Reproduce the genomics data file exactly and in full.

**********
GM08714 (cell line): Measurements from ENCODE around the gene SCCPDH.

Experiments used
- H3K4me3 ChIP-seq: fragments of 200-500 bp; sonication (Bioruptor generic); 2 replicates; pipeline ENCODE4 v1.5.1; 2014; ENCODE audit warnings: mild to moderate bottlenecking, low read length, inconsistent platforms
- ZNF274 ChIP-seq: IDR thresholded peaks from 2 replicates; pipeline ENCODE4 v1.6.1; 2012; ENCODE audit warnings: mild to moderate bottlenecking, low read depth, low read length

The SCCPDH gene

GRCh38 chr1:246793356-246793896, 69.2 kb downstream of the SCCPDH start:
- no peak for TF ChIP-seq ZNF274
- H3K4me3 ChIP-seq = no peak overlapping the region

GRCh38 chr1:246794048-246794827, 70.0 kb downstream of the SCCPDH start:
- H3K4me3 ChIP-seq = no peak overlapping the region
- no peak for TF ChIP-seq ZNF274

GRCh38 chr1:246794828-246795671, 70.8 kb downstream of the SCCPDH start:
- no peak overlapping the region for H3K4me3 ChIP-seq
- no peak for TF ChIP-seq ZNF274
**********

GM08714 (cell line): Measurements from ENCODE around the gene SCCPDH.

Experiments used
- H3K4me3 ChIP-seq: fragments of 200-500 bp; sonication (Bioruptor generic); 2 replicates; pipeline ENCODE4 v1.5.1; 2014; ENCODE audit warnings: mild to moderate bottlenecking, low read length, inconsistent platforms
- ZNF274 ChIP-seq: IDR thresholded peaks from 2 replicates; pipeline ENCODE4 v1.6.1; 2012; ENCODE audit warnings: mild to moderate bottlenecking, low read depth, low read length

The SCCPDH gene

GRCh38 chr1:246793356-246793896, 69.2 kb downstream of the SCCPDH start:
- no peak for TF ChIP-seq ZNF274
- H3K4me3 ChIP-seq = no peak overlapping the region

GRCh38 chr1:246794048-246794827, 70.0 kb downstream of the SCCPDH start:
- H3K4me3 ChIP-seq = no peak overlapping the region
- no peak for TF ChIP-seq ZNF274

GRCh38 chr1:246794828-246795671, 70.8 kb downstream of the SCCPDH start:
- no peak overlapping the region for H3K4me3 ChIP-seq
- no peak for TF ChIP-seq ZNF274